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The Three Investigators

Crimebusters #1

Hot Wheels

Text by
William Arden
Based on characters created by
Robert Arthur


Riding High

Early on the Monday of spring break in Rocky Beach, California, Pete Crenshaw glared into the engine of an old blue Corvair.

“Stupid car!” he growled to Jupiter Jones. “I’ve checked everything. Why won’t it start?”

Jupiter was on his way from the office of The Jones Salvage Yard to the headquarters trailer of The Three Investigators, the detective agency he’d founded long ago. He stopped at Pete’s auto grease pit next to the trailer and looked eagerly at the old car.

“When you get it all fixed, you can sell it to me,” he said.

Pete wiped a smear of grease across the giant wave on his Surf’s Up T-shirt. “Hey, this car is a collector’s item, Jupe. The Corvair was America’s first successful rear-engine car. They have whole clubs of owners. If I get it fixed up, I can sell it for a bundle. How much money do you have now?”

“Only five hundred bucks,” Jupiter admitted. “But I’ve got to have wheels! A detective has to have a car.”

“Give me a break. You know I need all the money I can get to take Kelly places,” Pete said. “Anyway, Bob and I have enough wheels for the team.”

“It’s not the same.” Jupiter sighed. “I’ll eat to drown my sorrows and get fat. Then you’ll be sorry.”

Pete grinned. “Hey, that snappy new outfit should make you feel better.”

Jupiter was wearing a new loose-fitting Foreign Legion fatigue shirt and pants to hide the pounds his grapefruit and cottage cheese diet had failed to take off.

“The Foreign Legion look is the latest in college men’s fashion,” Jupiter retorted. “And olive green looks good with dark hair like mine.”

The baggy pants and oversized shirt suited Jupiter fine. Pete and most of the other seventeen-year-olds in school still wore their old jeans and T-shirts. Kelly Madigan, Pete’s cheerleader girlfriend, was always trying to get Pete to wear polo shirts and button-down oxfords like Bob Andrews, the third member of the Investigators. But that was about the only thing Kelly hadn’t been able to get Pete to do.

“Look,” Pete said, “after I get the Corvair running I’ll find a good car for your five hundred.”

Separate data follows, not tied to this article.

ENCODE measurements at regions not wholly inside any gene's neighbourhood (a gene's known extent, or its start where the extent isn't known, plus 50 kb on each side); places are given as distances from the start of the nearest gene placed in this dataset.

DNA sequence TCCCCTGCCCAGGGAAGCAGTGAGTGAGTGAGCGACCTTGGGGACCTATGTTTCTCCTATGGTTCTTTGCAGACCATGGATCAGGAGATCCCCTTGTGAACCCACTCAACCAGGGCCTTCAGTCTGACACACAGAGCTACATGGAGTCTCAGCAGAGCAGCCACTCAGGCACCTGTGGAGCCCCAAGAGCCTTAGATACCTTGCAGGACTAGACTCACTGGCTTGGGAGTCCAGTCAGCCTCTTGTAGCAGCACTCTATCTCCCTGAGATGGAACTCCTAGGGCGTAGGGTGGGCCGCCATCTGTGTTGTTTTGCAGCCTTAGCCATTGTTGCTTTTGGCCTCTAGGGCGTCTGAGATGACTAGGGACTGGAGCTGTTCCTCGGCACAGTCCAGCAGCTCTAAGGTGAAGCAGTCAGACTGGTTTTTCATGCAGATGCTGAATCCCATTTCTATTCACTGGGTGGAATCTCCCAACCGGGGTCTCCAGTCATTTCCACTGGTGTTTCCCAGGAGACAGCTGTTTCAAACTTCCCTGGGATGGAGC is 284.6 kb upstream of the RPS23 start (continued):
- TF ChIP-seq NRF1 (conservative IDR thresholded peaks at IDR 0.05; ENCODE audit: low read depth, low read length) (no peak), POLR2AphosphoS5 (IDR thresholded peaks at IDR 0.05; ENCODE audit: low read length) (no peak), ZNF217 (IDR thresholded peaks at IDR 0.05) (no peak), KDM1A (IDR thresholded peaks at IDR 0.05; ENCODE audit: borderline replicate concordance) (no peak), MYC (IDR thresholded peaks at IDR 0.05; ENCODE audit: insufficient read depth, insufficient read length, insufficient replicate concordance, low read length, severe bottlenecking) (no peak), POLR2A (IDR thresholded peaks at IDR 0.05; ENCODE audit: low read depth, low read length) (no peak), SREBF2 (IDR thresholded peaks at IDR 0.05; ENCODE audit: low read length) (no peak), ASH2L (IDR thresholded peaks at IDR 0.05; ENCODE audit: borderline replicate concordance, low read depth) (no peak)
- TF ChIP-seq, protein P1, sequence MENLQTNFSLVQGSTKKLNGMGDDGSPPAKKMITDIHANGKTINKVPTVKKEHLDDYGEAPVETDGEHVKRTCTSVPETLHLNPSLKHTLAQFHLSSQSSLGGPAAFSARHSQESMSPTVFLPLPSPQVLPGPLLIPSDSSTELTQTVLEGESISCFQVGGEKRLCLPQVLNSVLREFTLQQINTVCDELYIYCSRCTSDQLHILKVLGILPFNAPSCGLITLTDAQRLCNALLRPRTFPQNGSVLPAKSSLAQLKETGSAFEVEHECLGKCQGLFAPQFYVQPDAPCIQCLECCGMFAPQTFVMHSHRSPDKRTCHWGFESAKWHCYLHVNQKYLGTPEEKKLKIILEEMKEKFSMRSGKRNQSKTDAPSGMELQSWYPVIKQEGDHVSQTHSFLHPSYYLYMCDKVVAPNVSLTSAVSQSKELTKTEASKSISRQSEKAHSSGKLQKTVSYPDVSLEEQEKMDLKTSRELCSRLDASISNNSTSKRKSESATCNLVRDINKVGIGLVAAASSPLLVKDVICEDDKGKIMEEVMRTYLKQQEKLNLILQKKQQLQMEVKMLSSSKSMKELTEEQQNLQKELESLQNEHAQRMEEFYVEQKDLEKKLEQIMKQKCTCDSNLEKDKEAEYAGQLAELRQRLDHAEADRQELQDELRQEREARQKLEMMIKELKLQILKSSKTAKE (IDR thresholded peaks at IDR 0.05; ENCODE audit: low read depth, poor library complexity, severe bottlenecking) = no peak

“You said that weeks ago,” Jupiter scoffed. “You’re always busy with Kelly.”

“Not true!” Pete protested. “Anyway, I noticed it was okay to take time out when she fixed you up with that date the other night.”

“A waste of time. The girl wasn’t my type,” Jupiter complained.

“Jupe, you spent the whole night explaining the theory of relativity to her!”

Before Jupiter could protest, a loud honking outside the junkyard gates startled them. It was only ten minutes to nine. The yard wasn’t open yet, but someone was very eager to come in. The honking went on in time to a rock music beat.

“I guess we can open up,” Jupiter said, pressing a button on a tiny box on his belt.

The box was a remote-control gate opener that Jupiter, an electronics whiz, had built after he’d installed electronic locks on the main gate. Uncle Titus and Aunt Mathilda Jones, the owners of the yard and Jupiter’s only family, each had an opener. A main control was in the office.

The gates swung open. Jupiter and Pete stared as a red Mercedes 450SL convertible whipped through and screeched to a halt in front of the office cabin. A wiry young man with dark hair vaulted over the side of the car without bothering to open the door.

He was dressed in ragged jeans, beat-up cowboy boots, a shapeless Stetson, and a faded baseball jacket. He carried a worn backpack covered with buttons and badges. He took a gift-wrapped package and a white envelope out of the backpack. With an airy wave of the wrapped package to Pete and Jupe, he sauntered whistling into the office.